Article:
Reviewing “The Americans” for the New York Times, Alessandra Stanley remarks that “[i]n the age of ‘Homeland’ and ‘Zero Dark Thirty,’ it’s a little hard to recall how powerful the cold war mind-set was, and how imminent the possibility of a nuclear first strike seemed in those days.” Stanley’s claim here seems to be that thanks to “The Americans” we can remember that Americans were terrified well before we declared War on Terror. It was news to me that we ever forgot, but perhaps we acquired this amnesia for the Cold War the same way we acquired nostalgia for it.
It’s tempting, then, to think that stories like “The Americans” nostalgically appeal to memories of 1980s in order to criticize the America of 2013: To remind viewers that we — The Americans — used to be more personally invested in patriotic national defense; to recall that we once thought about defending the nation the way that we thought about defending ourselves and our families; to assert that we once knew who we were relative to an identifiable enemy, even if “they look like us” as a character in “The Americans” warns in the show’s trailer. (As opposed to those other enemies that don’t “look like us” Americans. Wink wink.)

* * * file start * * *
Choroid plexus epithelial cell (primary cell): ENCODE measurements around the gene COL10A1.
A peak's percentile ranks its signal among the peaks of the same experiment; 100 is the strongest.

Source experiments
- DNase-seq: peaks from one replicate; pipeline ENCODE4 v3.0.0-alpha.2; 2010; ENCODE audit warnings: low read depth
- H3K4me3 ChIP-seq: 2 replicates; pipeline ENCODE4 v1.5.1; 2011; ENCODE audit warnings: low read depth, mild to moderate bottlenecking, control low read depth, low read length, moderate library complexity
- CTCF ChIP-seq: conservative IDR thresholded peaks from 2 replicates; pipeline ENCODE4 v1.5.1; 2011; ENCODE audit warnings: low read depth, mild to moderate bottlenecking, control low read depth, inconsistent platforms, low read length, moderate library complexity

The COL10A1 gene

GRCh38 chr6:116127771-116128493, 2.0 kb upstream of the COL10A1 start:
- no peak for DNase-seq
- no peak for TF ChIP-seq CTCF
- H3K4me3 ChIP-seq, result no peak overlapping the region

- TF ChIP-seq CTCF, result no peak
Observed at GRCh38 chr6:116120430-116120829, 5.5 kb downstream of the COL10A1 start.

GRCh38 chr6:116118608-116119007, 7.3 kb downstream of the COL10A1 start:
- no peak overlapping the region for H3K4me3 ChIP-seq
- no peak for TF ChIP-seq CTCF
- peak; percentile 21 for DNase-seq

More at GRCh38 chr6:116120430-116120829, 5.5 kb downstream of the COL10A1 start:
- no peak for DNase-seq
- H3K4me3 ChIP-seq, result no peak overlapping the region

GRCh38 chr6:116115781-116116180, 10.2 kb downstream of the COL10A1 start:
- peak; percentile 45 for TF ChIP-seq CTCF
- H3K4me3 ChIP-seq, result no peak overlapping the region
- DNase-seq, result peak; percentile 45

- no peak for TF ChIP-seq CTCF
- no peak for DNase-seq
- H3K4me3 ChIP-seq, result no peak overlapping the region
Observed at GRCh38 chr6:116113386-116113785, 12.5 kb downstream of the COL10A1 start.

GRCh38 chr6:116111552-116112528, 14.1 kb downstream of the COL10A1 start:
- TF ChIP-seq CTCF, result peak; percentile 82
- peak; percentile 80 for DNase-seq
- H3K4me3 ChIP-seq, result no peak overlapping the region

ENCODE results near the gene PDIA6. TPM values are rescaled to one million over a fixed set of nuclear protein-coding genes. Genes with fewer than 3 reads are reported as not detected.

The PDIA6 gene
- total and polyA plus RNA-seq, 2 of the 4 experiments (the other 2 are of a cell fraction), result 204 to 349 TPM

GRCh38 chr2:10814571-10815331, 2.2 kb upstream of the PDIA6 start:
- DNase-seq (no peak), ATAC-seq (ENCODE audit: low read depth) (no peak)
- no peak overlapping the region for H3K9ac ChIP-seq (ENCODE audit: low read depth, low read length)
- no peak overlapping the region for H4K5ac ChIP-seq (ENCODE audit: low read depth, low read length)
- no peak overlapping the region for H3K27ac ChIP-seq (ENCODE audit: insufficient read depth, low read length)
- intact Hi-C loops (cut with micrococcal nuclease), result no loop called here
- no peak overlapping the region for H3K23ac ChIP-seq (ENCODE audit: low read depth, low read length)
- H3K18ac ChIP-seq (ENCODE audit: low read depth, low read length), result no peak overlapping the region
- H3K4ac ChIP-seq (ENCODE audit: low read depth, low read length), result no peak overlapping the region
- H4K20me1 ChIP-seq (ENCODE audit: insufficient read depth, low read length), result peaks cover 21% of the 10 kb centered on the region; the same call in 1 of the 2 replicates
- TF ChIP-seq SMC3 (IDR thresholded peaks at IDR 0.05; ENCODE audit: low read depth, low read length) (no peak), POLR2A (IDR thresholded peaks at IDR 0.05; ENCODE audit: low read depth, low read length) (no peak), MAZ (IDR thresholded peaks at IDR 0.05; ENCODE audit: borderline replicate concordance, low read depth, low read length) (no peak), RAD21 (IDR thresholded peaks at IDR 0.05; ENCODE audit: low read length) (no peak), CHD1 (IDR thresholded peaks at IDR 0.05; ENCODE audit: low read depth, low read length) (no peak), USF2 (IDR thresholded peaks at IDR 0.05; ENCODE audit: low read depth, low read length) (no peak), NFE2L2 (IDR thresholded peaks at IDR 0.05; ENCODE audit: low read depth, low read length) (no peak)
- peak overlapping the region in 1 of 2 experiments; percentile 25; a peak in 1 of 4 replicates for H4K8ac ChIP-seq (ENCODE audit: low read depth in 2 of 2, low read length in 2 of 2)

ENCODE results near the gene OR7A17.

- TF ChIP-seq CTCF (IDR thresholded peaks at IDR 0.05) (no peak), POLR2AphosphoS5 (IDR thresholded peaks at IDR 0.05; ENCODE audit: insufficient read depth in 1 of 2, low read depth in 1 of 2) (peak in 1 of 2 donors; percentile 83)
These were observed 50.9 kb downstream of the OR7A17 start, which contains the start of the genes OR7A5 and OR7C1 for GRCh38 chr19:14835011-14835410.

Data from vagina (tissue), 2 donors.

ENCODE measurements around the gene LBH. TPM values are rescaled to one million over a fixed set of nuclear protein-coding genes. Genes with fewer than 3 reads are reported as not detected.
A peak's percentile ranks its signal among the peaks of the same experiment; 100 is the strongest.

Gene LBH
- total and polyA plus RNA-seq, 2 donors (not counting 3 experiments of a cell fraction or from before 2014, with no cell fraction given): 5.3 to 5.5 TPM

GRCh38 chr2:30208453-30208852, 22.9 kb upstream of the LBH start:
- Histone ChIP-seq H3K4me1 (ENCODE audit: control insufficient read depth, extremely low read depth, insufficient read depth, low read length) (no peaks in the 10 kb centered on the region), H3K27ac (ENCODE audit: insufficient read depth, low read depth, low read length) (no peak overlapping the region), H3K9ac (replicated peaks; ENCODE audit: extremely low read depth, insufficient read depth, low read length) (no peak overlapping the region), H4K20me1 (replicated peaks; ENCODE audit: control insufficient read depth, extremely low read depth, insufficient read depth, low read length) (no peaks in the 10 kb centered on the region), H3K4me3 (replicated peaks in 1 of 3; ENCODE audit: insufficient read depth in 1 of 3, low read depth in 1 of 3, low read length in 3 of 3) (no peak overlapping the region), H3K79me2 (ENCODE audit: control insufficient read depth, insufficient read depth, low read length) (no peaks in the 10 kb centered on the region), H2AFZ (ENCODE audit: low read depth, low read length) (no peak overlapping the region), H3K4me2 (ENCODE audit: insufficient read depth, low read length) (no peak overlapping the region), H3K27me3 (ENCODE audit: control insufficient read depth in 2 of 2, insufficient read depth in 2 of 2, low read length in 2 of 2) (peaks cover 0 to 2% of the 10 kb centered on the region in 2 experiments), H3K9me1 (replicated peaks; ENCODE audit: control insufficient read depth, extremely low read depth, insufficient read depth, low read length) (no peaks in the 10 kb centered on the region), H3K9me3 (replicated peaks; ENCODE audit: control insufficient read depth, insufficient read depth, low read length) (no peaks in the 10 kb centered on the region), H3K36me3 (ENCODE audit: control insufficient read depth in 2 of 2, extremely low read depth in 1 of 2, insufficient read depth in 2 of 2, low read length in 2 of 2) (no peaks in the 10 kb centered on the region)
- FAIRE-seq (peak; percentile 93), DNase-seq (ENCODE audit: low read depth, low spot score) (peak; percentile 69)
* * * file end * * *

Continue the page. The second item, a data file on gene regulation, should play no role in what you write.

But that vision of a more unified and patriotic America is itself largely a product of the stories made in the 1980s that only used the Cold War as a flat backdrop for other stories. When we try to talk about the present in the nostalgic terms of a Cold War against a national enemy, we must recognize that even during the Cold War often we weren’t actually talking about the Cold War when we talked about the Cold War. Think back to “Top Gun” and try to remember: Were the enemies flying MiGs Russians? Cubans? East Germans? The movie never actually identifies “the enemy,” because the international conflict doesn’t in any way influence the story. All that mattered was that the enemy was the kind of enemy who flew MiGs. And more importantly, “we” were the kind of people who could recognize the enemy as the enemy.
Nostalgia isn’t just a longing to return home, it’s about obsessing in the present on the idea that you used to be at home. But those fond memories of who “we” used to be in the Cold War in popular culture weren’t any more accurate or reliable self-reflections than our fictions about ourselves are today, Homeland and 24 included.